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J Adolesc Health. 2009 Dec;45(6):564-70. doi: 10.1016/j.jadohealth.2009.04.003. Epub 2009 May 27.

A trial of telephone services to increase adolescent utilization of health care for psychosocial problems.

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Ohio State University Department of Pediatrics and the Research Institute at Nationwide Children's Hospital, Columbus, Ohio 43205, USA.



Adolescents identified in primary care clinics as experiencing psychosocial problems frequently do not receive recommended referral mental health care services. The purpose of the present study was to test whether a Telephone Support Services (TSS) intervention would increase subsequent healthcare utilization. Our TSS intervention featured a combination of case management and motivational interviewing.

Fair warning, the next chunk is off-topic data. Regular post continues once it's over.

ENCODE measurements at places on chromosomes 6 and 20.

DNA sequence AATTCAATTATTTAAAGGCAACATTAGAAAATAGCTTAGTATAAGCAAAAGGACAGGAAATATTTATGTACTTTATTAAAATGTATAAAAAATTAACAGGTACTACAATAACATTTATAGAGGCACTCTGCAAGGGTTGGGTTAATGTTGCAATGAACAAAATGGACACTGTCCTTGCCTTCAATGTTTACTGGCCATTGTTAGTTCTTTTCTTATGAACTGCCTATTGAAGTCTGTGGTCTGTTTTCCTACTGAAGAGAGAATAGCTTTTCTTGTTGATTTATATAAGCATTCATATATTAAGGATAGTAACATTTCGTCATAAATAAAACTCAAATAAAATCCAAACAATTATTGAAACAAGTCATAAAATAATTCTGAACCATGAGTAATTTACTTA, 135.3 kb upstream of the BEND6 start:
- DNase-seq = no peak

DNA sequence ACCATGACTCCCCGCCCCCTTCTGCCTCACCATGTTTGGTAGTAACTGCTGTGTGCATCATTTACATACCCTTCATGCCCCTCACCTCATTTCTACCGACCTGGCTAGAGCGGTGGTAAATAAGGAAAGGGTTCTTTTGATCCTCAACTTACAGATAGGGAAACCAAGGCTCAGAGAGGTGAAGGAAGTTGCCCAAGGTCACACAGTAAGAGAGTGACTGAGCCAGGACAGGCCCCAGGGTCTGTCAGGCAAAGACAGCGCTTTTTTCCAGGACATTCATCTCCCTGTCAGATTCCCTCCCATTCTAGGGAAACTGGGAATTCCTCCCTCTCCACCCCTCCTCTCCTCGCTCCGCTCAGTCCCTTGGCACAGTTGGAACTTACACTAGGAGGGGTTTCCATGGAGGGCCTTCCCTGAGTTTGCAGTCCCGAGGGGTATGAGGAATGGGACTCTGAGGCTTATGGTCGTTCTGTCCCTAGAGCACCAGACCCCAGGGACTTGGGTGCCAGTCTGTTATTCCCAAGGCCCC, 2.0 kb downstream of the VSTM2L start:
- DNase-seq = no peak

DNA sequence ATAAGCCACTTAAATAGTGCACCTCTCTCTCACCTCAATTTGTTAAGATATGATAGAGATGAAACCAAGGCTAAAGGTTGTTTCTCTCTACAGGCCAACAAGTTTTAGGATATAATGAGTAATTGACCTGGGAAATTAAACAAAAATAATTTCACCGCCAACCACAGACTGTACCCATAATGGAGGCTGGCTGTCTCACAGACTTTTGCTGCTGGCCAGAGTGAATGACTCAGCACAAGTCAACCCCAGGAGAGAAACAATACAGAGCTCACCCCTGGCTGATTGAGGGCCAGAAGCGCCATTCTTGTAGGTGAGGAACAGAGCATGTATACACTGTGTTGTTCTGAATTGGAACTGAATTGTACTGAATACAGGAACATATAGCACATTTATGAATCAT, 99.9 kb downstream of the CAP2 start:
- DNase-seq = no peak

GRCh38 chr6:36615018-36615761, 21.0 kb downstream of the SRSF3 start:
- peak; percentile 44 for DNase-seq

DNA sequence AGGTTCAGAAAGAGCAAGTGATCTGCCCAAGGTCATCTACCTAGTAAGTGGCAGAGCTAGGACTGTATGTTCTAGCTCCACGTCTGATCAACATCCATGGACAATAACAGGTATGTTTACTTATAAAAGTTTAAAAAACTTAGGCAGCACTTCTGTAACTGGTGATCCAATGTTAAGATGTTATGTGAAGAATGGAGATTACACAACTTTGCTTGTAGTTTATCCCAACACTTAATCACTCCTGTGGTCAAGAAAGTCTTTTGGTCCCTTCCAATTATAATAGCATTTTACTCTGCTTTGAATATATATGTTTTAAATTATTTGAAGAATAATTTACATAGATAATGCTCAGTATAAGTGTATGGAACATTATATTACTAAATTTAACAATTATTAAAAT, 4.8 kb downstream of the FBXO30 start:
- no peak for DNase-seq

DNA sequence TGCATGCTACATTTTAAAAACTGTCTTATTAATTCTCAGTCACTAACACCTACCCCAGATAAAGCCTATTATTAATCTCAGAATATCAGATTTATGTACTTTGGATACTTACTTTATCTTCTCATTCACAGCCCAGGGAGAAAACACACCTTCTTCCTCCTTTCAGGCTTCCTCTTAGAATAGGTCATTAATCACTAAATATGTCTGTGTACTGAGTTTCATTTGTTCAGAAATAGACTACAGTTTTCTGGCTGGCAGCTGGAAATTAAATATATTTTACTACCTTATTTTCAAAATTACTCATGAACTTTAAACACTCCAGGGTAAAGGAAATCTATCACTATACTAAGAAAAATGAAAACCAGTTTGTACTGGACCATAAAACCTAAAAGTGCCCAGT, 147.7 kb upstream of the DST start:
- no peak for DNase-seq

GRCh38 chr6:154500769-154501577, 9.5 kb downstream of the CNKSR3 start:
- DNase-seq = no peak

One hundred seventy-nine adolescents who screened positive for at least one of three psychosocial problems--depressive symptoms, suicidal ideation, or substance use--were randomly assigned to one of two study conditions. Eighty-nine participants were randomly assigned to TSS, and 90 participants were assigned to Enhanced Usual Care (UC+). Adolescents completed self-report interviews of medical and mental health utilization at 4 months. In addition, research staff queried our hospital's administrative data warehouse to obtain each participant's medical service and mental health service use at 6 months.


TSS did not increase subsequent utilization of either medical or mental health services for adolescents screening positive for psychosocial problems in a primary care clinic. This finding held true whether service utilization was assessed through self-report or administrative data.


The lack of experimental effect on healthcare utilization suggests that certain aspects of our TSS require modification in future work. On a positive note, given that each of the three TSS calls was completed by a strong majority of participants, TSS appears feasible and acceptable to adolescents with psychosocial problems.

[Indexed for MEDLINE]

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